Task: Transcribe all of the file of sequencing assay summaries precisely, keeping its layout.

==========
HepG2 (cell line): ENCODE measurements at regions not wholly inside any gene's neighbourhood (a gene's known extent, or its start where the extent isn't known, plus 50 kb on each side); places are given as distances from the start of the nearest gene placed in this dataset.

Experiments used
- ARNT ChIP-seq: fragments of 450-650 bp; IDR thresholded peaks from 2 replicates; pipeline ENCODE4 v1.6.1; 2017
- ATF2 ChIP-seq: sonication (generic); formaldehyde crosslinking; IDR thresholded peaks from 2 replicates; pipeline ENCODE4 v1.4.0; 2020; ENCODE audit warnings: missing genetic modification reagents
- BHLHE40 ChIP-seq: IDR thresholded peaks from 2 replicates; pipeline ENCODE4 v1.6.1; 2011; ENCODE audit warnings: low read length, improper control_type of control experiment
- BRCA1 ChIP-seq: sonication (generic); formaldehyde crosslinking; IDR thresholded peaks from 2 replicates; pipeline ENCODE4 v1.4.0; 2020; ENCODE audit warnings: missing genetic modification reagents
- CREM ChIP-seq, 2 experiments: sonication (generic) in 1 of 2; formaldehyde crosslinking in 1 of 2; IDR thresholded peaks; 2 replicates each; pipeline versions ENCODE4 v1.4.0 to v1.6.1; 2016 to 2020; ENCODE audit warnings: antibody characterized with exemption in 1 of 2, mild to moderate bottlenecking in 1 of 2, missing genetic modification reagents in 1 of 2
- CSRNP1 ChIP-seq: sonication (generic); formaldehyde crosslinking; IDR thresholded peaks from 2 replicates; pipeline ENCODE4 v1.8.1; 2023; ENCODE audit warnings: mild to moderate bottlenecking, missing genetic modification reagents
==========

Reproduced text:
HepG2 (cell line): ENCODE measurements at regions not wholly inside any gene's neighbourhood (a gene's known extent, or its start where the extent isn't known, plus 50 kb on each side); places are given as distances from the start of the nearest gene placed in this dataset.

Experiments used
- ARNT ChIP-seq: fragments of 450-650 bp; IDR thresholded peaks from 2 replicates; pipeline ENCODE4 v1.6.1; 2017
- ATF2 ChIP-seq: sonication (generic); formaldehyde crosslinking; IDR thresholded peaks from 2 replicates; pipeline ENCODE4 v1.4.0; 2020; ENCODE audit warnings: missing genetic modification reagents
- BHLHE40 ChIP-seq: IDR thresholded peaks from 2 replicates; pipeline ENCODE4 v1.6.1; 2011; ENCODE audit warnings: low read length, improper control_type of control experiment
- BRCA1 ChIP-seq: sonication (generic); formaldehyde crosslinking; IDR thresholded peaks from 2 replicates; pipeline ENCODE4 v1.4.0; 2020; ENCODE audit warnings: missing genetic modification reagents
- CREM ChIP-seq, 2 experiments: sonication (generic) in 1 of 2; formaldehyde crosslinking in 1 of 2; IDR thresholded peaks; 2 replicates each; pipeline versions ENCODE4 v1.4.0 to v1.6.1; 2016 to 2020; ENCODE audit warnings: antibody characterized with exemption in 1 of 2, mild to moderate bottlenecking in 1 of 2, missing genetic modification reagents in 1 of 2
- CSRNP1 ChIP-seq: sonication (generic); formaldehyde crosslinking; IDR thresholded peaks from 2 replicates; pipeline ENCODE4 v1.8.1; 2023; ENCODE audit warnings: mild to moderate bottlenecking, missing genetic modification reagents